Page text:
Like Duncan’s death and Macbeth’s ascension to the kingship, Lady Macbeth’s suicide does not take place onstage; it is merely reported. Macbeth seems numb in response to the news of his wife’s death, which seems surprising, especially given the great love he appears to have borne for his wife. Yet, his indifferent response reflects the despair that has seized him as he realizes that what has come to seem the game of life is almost up. Indeed, Macbeth’s speech following his wife’s death is one of the most famous expressions of despair in all of literature. “Tomorrow, and tomorrow, and tomorrow,” he says grimly,
Creeps in this petty pace from day to day
To the last syllable of recorded time,
And all our yesterdays have lighted fools
The way to dusty death. Out, out brief candle.
Life’s but a walking shadow, a poor player
That struts and frets his hour upon the stage,
And then is heard no more. It is a tale
Told by an idiot, full of sound and fury,
Signifying nothing. (5.5.18–27)
These words reflect Macbeth’s feeling of hopelessness, of course, but they have a self-justifying streak as well—for if life is “full of sound and fury, / Signifying nothing,” then Macbeth’s crimes, too, are meaningless rather than evil.
Additionally, the speech’s insistence that “[l]ife’s . . . a poor player / That struts and frets his hour upon the stage” can be read as a dark and somewhat subversive commentary on the relationship between the audience and the play. After all, Macbeth is just a player on an English stage, and his statement undercuts the suspension of disbelief that the audience must maintain in order to enter the action of the play. If we take Macbeth’s statement as expressing Shakespeare’s own perspective on the theater, then the entire play can be seen as being “full of sound and fury, / Signifying nothing.” Admittedly, it seems unlikely that the playwright would have put his own perspective on the stage in the mouth of a despairing, desperate murderer. Still, Macbeth’s words remind us of the essential theatricality of the action—that the lengthy soliloquies, offstage deaths, and poetic speeches are not meant to capture reality but to reinterpret it in order to evoke a certain emotional response from the audience.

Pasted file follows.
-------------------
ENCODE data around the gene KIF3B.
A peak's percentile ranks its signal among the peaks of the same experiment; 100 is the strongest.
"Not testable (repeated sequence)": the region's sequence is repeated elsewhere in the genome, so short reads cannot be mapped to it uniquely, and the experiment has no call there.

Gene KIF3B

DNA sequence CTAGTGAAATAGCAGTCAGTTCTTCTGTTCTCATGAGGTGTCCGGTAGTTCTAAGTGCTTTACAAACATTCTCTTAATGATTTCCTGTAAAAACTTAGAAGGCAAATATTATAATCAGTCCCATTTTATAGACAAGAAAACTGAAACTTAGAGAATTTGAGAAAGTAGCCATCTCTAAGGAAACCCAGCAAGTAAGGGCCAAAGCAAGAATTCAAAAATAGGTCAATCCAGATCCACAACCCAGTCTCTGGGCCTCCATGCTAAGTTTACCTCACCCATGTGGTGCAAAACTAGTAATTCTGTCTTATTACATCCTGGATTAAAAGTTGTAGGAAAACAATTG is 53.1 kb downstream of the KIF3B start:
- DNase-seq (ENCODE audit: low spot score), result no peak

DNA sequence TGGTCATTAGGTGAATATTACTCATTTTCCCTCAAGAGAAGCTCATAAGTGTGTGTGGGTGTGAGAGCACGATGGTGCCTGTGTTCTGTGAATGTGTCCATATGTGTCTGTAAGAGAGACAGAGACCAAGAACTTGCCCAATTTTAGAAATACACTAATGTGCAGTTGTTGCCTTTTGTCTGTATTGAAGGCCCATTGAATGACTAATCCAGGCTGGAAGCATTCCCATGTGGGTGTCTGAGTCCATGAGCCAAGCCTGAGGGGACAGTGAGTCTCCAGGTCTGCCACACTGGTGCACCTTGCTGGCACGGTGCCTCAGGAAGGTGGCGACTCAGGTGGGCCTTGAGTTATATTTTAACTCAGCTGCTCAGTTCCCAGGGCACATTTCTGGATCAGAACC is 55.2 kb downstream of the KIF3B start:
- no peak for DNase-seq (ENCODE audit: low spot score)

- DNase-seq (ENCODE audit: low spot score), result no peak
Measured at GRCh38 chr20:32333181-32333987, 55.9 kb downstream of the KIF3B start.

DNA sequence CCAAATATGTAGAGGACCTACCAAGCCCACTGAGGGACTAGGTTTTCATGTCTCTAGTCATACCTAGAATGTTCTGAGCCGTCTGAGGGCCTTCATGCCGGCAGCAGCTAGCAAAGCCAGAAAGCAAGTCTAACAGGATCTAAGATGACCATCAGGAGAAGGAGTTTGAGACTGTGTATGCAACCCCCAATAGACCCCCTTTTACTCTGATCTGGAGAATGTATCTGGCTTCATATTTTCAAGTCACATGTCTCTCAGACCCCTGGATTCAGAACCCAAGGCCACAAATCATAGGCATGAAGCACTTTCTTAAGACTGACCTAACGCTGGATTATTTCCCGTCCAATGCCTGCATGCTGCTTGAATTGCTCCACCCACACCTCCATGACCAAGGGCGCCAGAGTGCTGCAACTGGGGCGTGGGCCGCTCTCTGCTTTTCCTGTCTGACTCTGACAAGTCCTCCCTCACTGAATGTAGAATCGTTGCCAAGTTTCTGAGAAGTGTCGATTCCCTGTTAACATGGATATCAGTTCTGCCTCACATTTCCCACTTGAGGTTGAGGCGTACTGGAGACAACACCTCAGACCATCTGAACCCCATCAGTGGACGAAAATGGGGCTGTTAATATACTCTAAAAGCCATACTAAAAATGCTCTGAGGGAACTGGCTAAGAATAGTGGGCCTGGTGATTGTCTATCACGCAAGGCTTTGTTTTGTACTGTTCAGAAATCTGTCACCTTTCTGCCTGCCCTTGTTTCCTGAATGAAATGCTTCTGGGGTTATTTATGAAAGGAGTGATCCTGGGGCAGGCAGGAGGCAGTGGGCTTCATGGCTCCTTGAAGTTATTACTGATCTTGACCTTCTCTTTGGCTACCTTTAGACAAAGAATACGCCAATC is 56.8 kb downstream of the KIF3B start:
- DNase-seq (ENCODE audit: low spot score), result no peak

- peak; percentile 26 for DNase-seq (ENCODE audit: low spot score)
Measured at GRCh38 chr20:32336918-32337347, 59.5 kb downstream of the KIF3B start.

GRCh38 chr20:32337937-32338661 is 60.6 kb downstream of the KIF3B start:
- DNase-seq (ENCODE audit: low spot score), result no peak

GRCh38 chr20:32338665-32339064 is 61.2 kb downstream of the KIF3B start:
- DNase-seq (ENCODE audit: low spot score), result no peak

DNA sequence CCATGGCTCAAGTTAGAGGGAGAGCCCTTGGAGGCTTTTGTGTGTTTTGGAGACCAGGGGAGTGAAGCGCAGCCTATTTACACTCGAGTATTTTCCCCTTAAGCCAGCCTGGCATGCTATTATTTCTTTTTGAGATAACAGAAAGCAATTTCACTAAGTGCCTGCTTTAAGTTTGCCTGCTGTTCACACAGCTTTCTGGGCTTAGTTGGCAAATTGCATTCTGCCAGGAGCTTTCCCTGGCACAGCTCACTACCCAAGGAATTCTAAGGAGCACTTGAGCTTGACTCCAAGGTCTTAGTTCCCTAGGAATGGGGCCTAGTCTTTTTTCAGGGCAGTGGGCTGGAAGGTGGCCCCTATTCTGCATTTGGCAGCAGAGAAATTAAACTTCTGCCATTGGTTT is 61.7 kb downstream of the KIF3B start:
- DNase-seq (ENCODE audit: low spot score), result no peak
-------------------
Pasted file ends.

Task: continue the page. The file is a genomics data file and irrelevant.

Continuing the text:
Despite the pure nihilism of this speech, Macbeth seems to fluctuate between despair and ridiculous bravado, making his own dissolution rougher and more complex than that of his wife. Lured into a false sense of security by the final prophecies of the witches, he gives way to boastfulness and a kind of self-destructive arrogance. When the battle begins, Macbeth clings, against all apparent evidence, to the notion that he will not be harmed because he is protected by the prophecy—although whether he really believes it at this stage, or is merely hanging on to the last thread of hope he has left, is debatable.
Macbeth ceased to be a sympathetic hero once he made the decision to kill Duncan, but by the end of the play he has become so morally repulsive that his death comes as a powerful relief. Ambition and bloodlust must be checked by virtue for order and form to be restored to the sound and fury of human existence. Only with Malcolm’s victory and assumption of the crown can Scotland, and the play itself, be saved from the chaos engendered by Macbeth.